Thankfully, scientists and conservation groups have learned that conservation has a far greater impact than just saving animals, if you are wise enough to take a global view and act locally. It’s is all about saving entire ecosystems.

Local fishing communities here in Baja California are an excellent example of a community reliant on natural resources in order to survive. In Baja, 90% of elasmobranches (sharks) that are fished are used for national consumption. Fins and skins are commonly exported shark products. Shark fisheries comprise the 10th largest industry in Mexico. A recent two-year intensive study conducted by shark biologist Dr. Robert Hueter indicates that at least 20 million sharks are killed in the Gulf of California each year. That’s 20% of the FAO estimate of world catch! These fisheries have grown tremendously in the last decade and as with many fisheries, the size of the catch has been depleted such that an estimated 80% of sharks caught in the Gulf region are pre-reproductive juveniles. Shark populations in Mexico are plummeting and are in serious trouble.

Sharks are particularly vulnerable to overexploitation because they mature slowly and have very low reproductive rates compared to other fish. Many apex predators are slow in developing sexually. Considering that sharks are migratory and travel all over the world without concern for borders or immigration laws, protecting sharks in North America won’t do much good if they just migrate down the border and become free game.

IEMANYA OCEANICA is a US based Non-Profit 501(c)(3) working on the conservation of sharks and rays in Mexico and the United States. IEMANYA is comprised of a team of Mexican, American, Canadian and English marine biologists, educators, fishermen and filmmakers. IEMANYA’s community-based conservation effort is the PESCADORES Y TIBURONES program, focused on the formation of a strong network of local artisanal fishermen with the goal of sustainable fishing and the conservation of sharks and rays. The program addresses the socio-economic consequences of shark conservation by working together will local communities to find solutions for coping in their struggle with growing economic demands in the face of diminishing resources. Diagnostic assessments are helping find alternative economic activities, for example, eco-tourism and aquaculture. The next step will be providing funding and education to form other sustainable businesses and better manage existing businesses.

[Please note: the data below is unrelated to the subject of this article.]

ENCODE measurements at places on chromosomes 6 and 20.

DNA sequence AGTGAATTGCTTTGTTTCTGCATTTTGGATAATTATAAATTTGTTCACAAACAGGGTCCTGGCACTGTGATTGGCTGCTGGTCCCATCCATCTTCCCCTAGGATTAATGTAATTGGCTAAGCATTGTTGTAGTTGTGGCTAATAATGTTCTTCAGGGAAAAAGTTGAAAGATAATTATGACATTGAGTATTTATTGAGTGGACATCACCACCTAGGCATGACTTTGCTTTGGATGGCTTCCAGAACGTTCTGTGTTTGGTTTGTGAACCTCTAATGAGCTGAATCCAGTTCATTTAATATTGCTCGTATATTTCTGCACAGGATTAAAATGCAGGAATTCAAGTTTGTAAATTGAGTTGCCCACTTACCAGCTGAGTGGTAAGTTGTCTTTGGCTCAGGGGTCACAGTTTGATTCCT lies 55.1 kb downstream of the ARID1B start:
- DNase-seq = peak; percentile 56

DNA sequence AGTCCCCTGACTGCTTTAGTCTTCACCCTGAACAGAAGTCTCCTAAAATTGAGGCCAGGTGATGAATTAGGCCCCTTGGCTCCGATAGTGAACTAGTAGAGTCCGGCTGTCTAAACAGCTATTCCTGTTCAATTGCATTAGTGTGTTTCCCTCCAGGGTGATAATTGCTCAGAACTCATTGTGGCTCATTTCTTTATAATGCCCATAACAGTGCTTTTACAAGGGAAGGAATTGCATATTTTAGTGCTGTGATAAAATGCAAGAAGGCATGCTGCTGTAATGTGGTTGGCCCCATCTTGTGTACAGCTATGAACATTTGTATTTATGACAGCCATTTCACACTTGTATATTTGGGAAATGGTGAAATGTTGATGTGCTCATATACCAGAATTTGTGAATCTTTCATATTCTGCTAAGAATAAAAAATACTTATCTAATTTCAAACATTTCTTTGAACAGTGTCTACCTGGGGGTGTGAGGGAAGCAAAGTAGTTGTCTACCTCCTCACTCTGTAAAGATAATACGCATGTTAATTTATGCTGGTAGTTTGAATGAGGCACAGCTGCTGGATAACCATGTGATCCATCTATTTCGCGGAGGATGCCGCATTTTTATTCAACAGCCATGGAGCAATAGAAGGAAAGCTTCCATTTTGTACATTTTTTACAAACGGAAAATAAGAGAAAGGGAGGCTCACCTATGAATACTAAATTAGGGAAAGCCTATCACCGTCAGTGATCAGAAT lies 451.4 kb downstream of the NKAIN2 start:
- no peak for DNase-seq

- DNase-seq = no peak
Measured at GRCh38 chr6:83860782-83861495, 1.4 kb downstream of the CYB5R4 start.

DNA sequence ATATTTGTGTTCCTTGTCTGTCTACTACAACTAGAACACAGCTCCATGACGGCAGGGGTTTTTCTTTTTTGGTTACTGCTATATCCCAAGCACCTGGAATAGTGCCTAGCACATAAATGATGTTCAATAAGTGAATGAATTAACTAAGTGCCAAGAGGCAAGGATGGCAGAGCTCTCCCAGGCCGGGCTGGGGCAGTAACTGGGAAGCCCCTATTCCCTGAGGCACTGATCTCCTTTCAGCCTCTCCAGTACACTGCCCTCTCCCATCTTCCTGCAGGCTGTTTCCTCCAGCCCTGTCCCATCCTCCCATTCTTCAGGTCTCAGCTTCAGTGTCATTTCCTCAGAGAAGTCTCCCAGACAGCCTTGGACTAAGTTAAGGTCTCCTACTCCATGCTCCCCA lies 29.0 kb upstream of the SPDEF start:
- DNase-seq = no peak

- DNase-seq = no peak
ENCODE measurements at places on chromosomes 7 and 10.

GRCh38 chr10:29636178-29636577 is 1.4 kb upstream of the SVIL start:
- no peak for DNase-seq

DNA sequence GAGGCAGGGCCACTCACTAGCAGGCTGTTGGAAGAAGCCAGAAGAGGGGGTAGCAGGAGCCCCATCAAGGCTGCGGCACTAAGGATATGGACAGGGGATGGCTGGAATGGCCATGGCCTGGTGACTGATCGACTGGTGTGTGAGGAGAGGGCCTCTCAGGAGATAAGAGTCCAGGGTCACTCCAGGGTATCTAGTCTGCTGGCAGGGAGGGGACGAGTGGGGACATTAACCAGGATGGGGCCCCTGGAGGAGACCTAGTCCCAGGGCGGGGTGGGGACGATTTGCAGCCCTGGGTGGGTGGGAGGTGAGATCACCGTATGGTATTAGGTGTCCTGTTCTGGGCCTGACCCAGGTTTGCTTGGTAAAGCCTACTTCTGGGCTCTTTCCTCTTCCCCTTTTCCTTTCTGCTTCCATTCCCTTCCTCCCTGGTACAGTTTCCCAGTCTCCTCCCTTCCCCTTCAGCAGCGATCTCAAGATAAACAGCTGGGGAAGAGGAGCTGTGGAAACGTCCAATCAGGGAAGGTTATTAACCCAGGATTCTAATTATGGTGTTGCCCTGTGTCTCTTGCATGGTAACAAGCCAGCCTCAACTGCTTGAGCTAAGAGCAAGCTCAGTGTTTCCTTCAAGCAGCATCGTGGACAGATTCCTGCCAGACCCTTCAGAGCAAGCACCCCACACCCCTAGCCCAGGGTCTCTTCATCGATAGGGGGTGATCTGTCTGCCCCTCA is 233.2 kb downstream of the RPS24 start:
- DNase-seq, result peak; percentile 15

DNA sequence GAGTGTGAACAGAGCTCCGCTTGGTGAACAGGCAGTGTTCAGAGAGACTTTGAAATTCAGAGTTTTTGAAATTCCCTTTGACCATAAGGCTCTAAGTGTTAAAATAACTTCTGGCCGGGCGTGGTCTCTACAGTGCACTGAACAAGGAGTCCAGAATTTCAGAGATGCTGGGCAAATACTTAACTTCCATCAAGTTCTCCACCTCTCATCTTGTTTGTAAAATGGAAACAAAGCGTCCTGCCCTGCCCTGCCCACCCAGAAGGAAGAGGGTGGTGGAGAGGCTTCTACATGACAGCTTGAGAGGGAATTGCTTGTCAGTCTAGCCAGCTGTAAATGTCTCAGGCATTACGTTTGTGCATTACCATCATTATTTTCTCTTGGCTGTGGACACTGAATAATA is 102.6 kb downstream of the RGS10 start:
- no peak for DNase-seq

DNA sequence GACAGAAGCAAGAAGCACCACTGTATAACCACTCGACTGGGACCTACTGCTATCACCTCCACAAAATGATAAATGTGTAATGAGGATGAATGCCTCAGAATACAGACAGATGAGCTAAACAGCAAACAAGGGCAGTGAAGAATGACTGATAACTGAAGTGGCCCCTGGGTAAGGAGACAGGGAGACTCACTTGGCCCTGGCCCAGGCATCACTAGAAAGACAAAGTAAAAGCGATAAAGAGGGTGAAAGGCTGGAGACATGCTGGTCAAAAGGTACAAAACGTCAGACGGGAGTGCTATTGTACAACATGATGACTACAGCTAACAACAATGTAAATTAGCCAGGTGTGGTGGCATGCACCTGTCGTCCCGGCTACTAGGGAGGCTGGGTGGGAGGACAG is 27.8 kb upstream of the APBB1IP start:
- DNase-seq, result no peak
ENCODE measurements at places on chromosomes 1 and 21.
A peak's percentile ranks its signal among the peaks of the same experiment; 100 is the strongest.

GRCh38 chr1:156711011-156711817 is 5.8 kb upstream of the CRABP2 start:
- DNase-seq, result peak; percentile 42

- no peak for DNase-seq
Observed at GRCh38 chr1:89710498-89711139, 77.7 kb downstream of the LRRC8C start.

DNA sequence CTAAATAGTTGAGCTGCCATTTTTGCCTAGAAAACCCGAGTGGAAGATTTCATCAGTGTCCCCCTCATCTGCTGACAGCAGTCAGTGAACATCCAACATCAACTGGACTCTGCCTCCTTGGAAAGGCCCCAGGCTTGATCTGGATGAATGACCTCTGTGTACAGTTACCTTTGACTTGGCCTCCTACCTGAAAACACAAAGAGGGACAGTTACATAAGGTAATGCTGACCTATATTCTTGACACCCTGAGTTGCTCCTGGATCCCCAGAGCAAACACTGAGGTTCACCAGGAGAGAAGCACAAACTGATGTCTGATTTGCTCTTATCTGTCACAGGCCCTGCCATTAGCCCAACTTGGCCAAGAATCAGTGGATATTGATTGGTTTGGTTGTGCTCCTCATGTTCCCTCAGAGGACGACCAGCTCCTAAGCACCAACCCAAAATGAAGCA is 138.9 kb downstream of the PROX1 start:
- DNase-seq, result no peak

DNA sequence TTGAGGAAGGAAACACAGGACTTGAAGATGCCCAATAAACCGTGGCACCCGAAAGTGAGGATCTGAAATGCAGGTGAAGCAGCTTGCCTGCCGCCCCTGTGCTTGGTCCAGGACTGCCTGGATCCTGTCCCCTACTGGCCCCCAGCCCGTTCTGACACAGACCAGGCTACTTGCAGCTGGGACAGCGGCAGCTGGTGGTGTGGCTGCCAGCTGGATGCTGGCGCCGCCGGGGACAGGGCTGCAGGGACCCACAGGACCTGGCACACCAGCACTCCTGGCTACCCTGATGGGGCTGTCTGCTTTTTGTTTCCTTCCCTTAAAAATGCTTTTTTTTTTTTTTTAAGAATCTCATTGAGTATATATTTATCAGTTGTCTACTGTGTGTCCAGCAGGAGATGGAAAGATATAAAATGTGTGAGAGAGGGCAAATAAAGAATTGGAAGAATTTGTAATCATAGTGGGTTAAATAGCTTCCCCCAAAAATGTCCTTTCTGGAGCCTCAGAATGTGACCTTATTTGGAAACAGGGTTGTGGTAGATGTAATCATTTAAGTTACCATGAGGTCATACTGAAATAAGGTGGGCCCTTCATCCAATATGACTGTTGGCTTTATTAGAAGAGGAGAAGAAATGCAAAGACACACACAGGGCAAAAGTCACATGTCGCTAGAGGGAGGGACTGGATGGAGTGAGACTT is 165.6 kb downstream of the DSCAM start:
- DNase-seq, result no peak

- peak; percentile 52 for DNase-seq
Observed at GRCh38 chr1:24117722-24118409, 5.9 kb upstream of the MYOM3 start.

A large part of the program is shark and marine environmental education. This aspect of the program empowers the fishing communities to manage their fisheries in a sustainable manner and encourage participation in conservation efforts. The IEMANYA team gives educational lectures and conducts community activities to instill a conservation ethic in adults and children.

In addition, public service announcements within the local media and documentary videos, produced by IEMANYA, serve as an additional educational tool.

The network involves communities in shark research, scientific analysis and dissemination of findings relevant to management solutions. Other activities such as collecting accurate catch data will aid in more objective advice to craft policies that support sustainable use of the rich marine resources of Baja California. Most importantly, all aspects of this program stimulate much needed collaborative efforts between scientists, policy makers, law enforcement and the local fishing communities to promote sustainable fishing of sharks and rays throughout Mexico.

To keep up to date with the project, or to learn more about IEMANYA, please visit You may also show your support by adopting a shark at — Luke Inman

Click here to download a Pdf of this article Featured in Baja Life Magazine.

>> Top
>> Back to Home



copyright © 1996-2008Baja Life Online. All rights reserved.